Taipei, Taiwan's exports fell 8.8 percent in February from a year earlier to US$20.39 billion, the fourth consecutive month of year-on-year decline, according to data compiled by the Ministry of Finance (MOF).
Imports in the month dropped 19.7 percent from a year earlier to US$15.47 billion, leaving a trade surplus of US$4.93 billion, up US$1.84 billion from a year earlier, the figures show.
According to the ministry, February's exports were hurt by continued weakness in global demand linked to the trade conflict between the United States and China. The decline was also partly because many exporters had brought forward their shipments to January in anticipation of the nine-day Lunar New Year holiday in February.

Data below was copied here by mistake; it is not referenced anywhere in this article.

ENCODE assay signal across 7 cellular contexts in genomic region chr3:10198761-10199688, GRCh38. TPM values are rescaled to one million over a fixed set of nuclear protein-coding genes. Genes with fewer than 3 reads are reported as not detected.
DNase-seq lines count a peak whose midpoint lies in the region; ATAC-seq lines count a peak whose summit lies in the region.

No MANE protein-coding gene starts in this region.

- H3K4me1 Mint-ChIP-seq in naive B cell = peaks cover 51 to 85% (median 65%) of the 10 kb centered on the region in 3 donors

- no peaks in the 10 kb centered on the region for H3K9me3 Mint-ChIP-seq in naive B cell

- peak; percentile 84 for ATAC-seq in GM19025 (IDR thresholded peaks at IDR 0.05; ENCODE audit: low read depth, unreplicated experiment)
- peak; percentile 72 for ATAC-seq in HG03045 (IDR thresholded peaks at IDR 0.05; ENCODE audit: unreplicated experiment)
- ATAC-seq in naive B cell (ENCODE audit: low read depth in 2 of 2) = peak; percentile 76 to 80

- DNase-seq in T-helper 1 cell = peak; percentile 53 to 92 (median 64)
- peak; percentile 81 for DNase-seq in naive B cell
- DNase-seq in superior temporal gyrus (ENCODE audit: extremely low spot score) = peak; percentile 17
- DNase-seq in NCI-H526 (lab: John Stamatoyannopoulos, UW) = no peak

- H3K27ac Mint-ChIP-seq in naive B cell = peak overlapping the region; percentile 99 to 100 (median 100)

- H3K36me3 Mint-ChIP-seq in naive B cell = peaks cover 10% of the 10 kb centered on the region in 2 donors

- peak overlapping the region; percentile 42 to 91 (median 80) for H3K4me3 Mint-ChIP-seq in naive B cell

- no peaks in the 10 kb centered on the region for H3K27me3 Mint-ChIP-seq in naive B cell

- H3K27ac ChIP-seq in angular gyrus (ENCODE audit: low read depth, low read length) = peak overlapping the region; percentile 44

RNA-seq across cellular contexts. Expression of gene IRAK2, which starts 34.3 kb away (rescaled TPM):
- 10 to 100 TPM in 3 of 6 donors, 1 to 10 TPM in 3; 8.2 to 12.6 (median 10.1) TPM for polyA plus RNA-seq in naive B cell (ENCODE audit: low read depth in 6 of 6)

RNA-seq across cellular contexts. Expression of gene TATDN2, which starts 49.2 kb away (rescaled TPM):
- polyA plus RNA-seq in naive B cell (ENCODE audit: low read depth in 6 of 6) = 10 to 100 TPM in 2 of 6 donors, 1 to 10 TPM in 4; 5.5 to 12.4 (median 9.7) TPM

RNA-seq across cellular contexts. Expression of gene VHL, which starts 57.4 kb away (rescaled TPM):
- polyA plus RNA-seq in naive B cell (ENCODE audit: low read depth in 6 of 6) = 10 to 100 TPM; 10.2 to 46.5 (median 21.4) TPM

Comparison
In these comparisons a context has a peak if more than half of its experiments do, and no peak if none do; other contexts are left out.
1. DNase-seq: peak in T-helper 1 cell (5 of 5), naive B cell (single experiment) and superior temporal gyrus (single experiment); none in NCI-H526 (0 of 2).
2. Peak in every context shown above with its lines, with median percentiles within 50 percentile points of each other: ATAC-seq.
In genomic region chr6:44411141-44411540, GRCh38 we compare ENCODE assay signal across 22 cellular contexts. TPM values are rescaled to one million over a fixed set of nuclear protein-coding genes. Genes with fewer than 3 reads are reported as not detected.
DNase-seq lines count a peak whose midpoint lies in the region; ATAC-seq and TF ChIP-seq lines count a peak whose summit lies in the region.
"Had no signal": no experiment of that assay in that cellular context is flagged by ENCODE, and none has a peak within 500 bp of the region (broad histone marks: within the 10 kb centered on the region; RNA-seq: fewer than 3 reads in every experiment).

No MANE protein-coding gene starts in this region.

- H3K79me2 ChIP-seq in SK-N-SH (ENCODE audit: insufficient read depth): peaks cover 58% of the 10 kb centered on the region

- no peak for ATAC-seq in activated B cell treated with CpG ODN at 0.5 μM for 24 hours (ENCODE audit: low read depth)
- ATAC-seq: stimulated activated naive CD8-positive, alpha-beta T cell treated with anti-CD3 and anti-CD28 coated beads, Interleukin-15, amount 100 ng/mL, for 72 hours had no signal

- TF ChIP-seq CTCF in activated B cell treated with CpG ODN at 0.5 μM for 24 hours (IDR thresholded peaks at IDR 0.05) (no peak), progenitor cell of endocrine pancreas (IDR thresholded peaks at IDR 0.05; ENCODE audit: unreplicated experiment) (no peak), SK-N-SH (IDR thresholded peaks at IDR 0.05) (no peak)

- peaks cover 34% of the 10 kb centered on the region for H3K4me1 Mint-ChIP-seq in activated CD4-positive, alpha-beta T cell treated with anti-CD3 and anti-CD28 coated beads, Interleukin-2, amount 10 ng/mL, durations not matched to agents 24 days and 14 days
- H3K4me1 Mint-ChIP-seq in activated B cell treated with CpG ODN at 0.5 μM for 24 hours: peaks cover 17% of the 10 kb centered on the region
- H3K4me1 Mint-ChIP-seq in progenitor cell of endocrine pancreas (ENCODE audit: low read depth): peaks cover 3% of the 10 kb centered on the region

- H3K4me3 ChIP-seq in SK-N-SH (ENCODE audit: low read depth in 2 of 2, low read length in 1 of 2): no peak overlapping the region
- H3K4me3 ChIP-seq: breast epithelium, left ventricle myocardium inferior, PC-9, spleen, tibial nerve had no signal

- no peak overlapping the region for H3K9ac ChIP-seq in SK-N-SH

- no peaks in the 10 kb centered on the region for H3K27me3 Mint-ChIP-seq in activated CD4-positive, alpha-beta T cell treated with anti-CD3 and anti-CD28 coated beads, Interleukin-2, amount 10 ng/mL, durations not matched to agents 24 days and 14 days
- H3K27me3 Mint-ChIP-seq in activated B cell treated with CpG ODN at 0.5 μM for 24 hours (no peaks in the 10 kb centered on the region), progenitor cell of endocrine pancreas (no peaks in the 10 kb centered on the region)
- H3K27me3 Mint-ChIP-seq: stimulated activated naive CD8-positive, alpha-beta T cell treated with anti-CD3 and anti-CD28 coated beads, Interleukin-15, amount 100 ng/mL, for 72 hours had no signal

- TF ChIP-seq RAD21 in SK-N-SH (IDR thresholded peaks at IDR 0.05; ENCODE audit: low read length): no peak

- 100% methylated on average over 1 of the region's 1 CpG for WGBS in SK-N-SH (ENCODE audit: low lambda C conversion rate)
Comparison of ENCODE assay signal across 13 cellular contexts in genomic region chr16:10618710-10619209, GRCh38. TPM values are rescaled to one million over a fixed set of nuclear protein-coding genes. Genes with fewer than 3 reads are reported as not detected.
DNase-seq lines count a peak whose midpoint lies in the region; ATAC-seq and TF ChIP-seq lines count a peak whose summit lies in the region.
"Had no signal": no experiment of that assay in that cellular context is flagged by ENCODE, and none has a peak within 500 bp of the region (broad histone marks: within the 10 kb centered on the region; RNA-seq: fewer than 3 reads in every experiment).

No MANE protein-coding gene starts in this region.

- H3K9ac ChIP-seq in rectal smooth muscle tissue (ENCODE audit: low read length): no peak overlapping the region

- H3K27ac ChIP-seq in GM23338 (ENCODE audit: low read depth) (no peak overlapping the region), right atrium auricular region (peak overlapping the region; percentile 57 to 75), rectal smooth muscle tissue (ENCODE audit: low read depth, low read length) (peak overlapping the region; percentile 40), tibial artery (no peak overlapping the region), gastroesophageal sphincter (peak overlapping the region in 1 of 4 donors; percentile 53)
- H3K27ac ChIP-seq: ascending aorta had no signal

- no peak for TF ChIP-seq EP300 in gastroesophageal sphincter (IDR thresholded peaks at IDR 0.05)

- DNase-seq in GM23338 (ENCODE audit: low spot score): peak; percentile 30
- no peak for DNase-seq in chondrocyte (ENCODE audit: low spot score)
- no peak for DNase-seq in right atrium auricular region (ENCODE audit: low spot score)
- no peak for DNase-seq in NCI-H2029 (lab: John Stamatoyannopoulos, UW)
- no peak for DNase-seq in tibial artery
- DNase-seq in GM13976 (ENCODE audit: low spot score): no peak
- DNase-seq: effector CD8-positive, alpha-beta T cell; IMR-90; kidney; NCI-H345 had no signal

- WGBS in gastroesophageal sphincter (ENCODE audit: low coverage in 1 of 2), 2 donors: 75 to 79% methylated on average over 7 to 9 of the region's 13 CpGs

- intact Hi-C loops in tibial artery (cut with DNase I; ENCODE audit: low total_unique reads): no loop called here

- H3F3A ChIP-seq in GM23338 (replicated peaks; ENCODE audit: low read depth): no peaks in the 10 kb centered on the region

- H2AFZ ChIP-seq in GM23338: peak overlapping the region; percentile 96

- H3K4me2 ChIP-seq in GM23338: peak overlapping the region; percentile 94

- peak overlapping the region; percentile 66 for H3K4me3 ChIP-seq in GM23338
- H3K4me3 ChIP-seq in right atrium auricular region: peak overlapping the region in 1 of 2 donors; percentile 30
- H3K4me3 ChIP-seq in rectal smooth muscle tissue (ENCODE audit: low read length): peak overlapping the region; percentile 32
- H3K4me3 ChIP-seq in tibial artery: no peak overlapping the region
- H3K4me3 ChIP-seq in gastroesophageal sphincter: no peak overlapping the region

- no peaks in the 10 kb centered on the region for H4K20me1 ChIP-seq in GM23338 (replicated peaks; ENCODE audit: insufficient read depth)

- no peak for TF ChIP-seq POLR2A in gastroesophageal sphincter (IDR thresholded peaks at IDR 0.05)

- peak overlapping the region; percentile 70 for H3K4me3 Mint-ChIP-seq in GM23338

On a month-on-month basis, Taiwan's exports fell 25.3 percent and imports were down 41.4 percent in February, the MOF data shows.
By sector, the value of base metal exports fell 17.7 percent from a year earlier to US$1.76 billion in February, while that of chemical exports dropped 16.5 percent to US$1.35 billion, the MOF said.
Machinery exports decreased 12 percent to US$1.58 billion, while exports of electronics components were down 8.3 percent to US$6.42 billion.
Bucking the downturn, exports of information/communication devices and audio/video items rose 9.7 percent from a year earlier to US$2.62 billion in February, the MOF figures show.
China and Hong Kong remained Taiwan's biggest market in February, but exports to those places fell 10.4 percent from a year earlier to US$7.46 billion.
Exports to members of the Association of Southeast Asian Nations also fell 12 percent to US$3.55 billion, but those to the United States rose 13.5 percent to US$2.99 billion.
Exports to Europe decreased 15.9 percent to US$2 billion and exports to Japan were down 4.4 percent to US$1.54 billion, the MOF said.
Source: Focus Taiwan News Channel